Schadenfreude is a wonderful German word from a culture and country not known for its linguistic delicacies. Defined as a “malicious joy in the misfortunes of others,” it literally means damage-joy.
Schadenfreude will be high among the advisors and agents reading about the following situation, especially those who’ve experienced mind-numbing audits and investigations with a “damned if you do, damned if you don’t” choice of outcomes.
The Baltimore Sun recently reported that the Maryland Insurance Administration has “cost the state hundreds of thousands of dollars in recent years by failing to properly collect taxes on insurance premiums.”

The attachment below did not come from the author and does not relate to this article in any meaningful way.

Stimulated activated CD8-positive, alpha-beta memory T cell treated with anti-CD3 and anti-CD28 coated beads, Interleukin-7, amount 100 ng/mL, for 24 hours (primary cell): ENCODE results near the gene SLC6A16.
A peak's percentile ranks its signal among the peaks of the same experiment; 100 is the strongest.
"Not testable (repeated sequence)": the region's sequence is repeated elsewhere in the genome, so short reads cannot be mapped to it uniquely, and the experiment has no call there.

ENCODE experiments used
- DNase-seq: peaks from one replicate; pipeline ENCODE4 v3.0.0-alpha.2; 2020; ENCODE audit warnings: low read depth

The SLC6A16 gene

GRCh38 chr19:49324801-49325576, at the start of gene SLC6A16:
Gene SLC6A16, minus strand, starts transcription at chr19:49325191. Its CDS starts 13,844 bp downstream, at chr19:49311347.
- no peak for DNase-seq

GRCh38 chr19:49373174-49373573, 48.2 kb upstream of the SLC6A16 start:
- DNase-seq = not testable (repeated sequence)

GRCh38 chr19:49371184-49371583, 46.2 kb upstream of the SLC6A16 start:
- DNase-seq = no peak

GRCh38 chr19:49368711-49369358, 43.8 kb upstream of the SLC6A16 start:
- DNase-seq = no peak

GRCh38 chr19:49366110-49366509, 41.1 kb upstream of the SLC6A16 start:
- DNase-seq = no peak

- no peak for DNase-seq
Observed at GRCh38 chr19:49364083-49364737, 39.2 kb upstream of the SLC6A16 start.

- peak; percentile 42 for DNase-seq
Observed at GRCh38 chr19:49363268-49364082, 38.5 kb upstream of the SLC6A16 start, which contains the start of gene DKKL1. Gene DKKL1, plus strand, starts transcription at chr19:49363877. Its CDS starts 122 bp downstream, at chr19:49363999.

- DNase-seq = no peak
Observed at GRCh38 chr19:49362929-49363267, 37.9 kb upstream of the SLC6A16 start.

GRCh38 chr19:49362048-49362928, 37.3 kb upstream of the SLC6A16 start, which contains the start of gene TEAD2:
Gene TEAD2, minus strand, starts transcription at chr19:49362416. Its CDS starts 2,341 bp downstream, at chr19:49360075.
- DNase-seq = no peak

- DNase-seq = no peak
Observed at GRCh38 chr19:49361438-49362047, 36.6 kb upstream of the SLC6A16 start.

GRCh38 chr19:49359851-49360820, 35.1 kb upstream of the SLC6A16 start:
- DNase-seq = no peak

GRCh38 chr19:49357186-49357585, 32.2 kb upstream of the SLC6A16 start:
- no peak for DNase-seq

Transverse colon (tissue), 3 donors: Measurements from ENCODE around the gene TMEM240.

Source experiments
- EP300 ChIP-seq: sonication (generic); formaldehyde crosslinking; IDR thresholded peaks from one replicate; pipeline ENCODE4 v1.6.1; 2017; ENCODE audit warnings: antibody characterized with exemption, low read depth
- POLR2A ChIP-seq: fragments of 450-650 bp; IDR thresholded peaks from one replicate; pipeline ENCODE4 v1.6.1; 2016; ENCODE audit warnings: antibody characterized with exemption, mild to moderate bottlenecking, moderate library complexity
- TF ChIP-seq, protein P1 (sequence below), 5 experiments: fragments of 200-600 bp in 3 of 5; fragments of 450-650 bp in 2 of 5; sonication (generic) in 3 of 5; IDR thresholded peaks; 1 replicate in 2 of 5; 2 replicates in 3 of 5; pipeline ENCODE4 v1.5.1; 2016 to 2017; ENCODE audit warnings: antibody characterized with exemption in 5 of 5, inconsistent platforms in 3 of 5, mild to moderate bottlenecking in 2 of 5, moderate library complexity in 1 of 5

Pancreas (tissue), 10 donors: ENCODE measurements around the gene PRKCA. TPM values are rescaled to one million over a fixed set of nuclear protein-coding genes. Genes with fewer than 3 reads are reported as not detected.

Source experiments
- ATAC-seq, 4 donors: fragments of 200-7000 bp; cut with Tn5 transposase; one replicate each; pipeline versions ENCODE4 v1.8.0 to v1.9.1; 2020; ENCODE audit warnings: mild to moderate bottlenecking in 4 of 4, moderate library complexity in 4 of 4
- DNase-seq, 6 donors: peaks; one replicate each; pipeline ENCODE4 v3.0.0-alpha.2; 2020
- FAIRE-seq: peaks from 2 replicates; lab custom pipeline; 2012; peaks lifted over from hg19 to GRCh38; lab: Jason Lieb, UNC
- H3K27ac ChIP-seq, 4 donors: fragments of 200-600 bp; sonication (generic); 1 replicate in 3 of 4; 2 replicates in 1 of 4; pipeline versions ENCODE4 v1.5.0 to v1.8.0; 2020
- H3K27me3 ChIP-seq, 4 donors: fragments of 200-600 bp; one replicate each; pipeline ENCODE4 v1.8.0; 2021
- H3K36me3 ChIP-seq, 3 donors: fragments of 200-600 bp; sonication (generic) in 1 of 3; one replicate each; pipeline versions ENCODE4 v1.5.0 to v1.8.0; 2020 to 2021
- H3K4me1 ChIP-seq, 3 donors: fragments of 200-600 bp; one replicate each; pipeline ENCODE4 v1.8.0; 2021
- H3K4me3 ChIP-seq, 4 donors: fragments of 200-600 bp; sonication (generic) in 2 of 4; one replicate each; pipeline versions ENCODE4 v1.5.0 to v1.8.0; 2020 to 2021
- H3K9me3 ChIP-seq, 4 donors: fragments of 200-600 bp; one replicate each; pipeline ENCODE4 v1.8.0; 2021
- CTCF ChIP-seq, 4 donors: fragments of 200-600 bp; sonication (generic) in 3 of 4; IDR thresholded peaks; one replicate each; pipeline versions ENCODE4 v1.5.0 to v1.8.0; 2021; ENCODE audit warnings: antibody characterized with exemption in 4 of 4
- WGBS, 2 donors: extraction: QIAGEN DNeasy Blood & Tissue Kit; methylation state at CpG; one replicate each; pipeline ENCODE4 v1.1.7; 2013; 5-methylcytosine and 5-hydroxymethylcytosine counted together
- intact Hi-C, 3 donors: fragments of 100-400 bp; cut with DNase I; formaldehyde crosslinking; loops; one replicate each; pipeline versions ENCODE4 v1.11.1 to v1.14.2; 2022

The paper claims the failure is tied to the botched procurement of an online payment tool implemented in 2012—a process largely controlled by a single employee who has since been referred to the Maryland State Ethics Commission for possible violations of state ethics laws.
The Sun said that the employee, who was not identified, “influenced virtually all aspects of the procurement and implementation” of the payment tool, the audit found. The tool, in turn, lacked a built-in system of checks and balances to ensure payments from and refunds to insurance companies were correct, Thomas J. Barnickel III, the state’s auditor at the Office of Legislative Audits, told the paper.
“Not only did they handle the procurement wrong, but it adversely impacted their operations,” Barnickel said in an interview. “It’s a double whammy, really.”